1. In line 232, what is the experimental design reason for using the method section to supplement the metabolomics corpus? This part typically does not contain metabolite information.
  2. It is suggested to use more standard three-line tables, clear figures (Figure 3), and more concise elaboration which would make the reader easily understand.
  3. Additionally, the manuscript requires moderate editing for grammatical mistakes.

Other minor issues are listed below:

Page 1, line 3, “…more efficient literature review.” should be changed to “…more efficient literature reviews.”

Page 2, line 82, “…as well as not constrain…” should be changed to “…as well as not constraining…”

Page 7, line 165, “…knowledge are the first of…” should be changed to “…is the first of…”

Page 7, line 173, “…these type of analyses.” should be changed to “…these types of analyses.”

Page 8, line 183, “…an skilled expert…” should be changed to “…a skilled expert…”

Page 8, line 234, “…the structure of sentences are often different…” should be changed to “… the structure of sentences is often different…”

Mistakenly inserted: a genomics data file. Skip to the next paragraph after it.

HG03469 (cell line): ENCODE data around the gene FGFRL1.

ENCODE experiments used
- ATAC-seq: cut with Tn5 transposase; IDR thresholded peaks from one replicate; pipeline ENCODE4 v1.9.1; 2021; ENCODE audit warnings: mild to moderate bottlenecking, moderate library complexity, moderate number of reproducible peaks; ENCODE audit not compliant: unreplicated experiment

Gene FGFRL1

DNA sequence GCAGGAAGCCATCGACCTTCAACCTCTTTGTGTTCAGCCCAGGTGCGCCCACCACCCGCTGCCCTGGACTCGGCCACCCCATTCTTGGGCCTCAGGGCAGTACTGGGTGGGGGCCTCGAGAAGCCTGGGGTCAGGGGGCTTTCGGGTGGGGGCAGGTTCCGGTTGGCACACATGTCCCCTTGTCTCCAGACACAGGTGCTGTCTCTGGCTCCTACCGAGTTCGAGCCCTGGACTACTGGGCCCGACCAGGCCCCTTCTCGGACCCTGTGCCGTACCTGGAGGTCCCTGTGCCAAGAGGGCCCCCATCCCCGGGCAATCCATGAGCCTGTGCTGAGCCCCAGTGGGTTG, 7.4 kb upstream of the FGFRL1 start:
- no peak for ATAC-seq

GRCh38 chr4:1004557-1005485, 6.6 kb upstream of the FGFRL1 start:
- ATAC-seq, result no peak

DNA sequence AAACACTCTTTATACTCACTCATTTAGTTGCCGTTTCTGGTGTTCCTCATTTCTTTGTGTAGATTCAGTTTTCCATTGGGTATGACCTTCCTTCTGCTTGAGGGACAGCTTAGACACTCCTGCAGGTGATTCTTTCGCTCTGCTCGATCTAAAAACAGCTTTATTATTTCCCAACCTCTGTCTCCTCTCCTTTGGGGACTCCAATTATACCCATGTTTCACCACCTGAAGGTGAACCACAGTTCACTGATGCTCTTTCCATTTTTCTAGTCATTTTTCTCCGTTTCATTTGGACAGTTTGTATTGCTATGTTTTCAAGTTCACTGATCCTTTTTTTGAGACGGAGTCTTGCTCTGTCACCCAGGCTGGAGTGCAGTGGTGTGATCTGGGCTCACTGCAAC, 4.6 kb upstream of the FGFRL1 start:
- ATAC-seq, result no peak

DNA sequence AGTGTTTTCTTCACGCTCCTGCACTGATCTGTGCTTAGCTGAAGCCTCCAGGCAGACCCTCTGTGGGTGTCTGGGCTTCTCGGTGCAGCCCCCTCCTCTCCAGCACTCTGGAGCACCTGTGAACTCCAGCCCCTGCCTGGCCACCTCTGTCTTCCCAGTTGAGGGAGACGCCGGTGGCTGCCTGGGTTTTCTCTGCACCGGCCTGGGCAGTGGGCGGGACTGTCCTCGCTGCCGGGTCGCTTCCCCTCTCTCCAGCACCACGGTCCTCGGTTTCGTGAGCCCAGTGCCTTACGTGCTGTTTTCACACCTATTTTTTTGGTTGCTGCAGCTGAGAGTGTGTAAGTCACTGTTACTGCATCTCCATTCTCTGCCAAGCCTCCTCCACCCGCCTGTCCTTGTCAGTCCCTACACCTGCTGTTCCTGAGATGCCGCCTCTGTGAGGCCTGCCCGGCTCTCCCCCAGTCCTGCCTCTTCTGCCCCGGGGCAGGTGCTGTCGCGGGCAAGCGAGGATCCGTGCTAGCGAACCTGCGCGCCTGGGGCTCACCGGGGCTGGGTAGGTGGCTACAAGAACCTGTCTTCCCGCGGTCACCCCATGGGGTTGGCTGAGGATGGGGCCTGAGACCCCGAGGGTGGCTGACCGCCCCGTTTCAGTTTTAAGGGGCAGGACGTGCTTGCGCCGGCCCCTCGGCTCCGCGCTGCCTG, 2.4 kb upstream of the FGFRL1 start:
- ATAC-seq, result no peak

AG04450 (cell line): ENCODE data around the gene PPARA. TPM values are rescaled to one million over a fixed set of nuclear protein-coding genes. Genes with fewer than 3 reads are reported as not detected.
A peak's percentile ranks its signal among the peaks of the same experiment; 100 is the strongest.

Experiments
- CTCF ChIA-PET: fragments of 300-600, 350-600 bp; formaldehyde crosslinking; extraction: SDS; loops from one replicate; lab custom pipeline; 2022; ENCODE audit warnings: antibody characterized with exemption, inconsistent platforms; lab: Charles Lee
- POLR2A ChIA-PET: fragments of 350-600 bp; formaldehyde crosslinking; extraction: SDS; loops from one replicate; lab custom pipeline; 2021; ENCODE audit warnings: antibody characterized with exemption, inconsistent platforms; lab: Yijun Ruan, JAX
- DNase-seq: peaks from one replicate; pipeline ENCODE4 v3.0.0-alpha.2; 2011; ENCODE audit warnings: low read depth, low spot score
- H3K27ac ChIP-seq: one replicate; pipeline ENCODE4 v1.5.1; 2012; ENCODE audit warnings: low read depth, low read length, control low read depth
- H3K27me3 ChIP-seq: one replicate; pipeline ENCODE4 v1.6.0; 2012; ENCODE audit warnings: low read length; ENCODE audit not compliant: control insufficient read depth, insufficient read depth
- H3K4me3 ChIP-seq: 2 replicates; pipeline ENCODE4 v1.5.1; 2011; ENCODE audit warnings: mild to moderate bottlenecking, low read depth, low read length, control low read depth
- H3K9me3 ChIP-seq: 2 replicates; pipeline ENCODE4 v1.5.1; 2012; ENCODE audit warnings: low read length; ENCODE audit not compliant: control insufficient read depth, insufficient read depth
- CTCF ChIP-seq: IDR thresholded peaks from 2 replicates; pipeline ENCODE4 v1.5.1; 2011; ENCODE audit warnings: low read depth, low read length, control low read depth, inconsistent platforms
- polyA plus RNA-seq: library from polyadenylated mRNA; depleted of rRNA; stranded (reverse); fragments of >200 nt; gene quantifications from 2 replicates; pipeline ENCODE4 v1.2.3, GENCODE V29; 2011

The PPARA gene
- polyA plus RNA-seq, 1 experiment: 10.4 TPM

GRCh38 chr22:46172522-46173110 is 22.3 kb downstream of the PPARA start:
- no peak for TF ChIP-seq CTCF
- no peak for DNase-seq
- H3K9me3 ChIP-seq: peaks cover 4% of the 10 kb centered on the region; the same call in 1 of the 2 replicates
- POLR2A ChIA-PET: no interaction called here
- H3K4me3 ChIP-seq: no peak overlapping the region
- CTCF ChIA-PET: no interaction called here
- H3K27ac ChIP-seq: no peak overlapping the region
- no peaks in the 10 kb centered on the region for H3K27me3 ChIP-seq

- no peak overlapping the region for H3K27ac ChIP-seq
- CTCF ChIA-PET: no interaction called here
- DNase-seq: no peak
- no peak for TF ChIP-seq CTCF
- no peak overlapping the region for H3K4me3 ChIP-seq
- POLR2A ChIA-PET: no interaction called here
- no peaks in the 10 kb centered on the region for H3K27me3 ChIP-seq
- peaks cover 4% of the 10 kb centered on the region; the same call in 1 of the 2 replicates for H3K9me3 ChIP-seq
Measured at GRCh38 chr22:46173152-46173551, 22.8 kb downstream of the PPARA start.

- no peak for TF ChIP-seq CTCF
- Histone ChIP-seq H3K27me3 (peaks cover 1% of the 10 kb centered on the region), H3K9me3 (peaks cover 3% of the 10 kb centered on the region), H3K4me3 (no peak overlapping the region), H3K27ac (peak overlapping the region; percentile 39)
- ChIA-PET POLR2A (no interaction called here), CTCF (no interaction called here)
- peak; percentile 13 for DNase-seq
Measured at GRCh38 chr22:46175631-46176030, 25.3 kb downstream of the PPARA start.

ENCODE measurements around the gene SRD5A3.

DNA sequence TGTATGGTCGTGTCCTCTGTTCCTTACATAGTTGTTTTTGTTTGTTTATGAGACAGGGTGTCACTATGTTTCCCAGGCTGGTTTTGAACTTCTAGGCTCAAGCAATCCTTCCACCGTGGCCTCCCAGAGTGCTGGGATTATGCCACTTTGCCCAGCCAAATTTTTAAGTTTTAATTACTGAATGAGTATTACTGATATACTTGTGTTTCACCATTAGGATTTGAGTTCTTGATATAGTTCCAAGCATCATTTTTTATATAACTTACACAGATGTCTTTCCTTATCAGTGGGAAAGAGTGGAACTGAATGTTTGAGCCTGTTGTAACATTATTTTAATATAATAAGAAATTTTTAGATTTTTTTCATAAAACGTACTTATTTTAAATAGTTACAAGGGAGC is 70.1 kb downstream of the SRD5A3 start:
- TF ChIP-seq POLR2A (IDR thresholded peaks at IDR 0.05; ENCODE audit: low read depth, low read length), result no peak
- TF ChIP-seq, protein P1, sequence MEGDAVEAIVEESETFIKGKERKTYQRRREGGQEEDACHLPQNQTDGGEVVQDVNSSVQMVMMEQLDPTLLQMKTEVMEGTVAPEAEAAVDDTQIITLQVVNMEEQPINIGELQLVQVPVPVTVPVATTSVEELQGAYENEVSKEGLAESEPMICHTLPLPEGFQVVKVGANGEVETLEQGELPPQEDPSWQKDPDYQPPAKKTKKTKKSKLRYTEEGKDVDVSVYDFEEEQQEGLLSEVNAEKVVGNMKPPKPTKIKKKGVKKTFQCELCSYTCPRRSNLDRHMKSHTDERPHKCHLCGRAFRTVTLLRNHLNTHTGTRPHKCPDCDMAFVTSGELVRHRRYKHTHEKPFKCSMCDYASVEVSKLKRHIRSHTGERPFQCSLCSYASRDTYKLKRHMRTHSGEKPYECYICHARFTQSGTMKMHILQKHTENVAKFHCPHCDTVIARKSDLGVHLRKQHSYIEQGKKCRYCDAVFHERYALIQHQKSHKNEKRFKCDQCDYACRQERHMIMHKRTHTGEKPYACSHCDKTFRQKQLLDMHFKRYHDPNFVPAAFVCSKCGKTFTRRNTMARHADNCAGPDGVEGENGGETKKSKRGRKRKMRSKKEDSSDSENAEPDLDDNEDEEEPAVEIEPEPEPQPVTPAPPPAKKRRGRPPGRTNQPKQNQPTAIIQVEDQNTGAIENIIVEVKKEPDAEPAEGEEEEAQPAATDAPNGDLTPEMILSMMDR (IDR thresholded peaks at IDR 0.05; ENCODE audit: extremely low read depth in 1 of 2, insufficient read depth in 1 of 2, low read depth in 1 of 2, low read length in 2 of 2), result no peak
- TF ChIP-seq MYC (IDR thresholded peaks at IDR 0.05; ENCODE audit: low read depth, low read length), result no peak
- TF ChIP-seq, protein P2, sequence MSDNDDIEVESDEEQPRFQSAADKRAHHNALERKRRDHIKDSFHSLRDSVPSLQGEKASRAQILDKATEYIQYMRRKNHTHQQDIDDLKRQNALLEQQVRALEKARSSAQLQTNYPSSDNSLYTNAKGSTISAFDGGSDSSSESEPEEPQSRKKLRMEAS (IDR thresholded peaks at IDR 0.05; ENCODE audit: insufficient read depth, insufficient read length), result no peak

Page 9, line 254, “…negative impact to…” should be changed to “…a negative impact on…”

Page 9, line 262, The sentence could be changed to “The lower precision and recall rates of ChemListem, when applied to our corpus, are the results of higher false positives and false negatives, respectively.” which is better for understanding.

Page 10, line 327, “…in certain context.” should be changed to “…in a certain context.”

Page 12, line 401, “…here was is based on…” should be changed to “…here was based on…”

Page 14, line 501, “…was computed in…” should be changed to “…were computed in…”

Author Response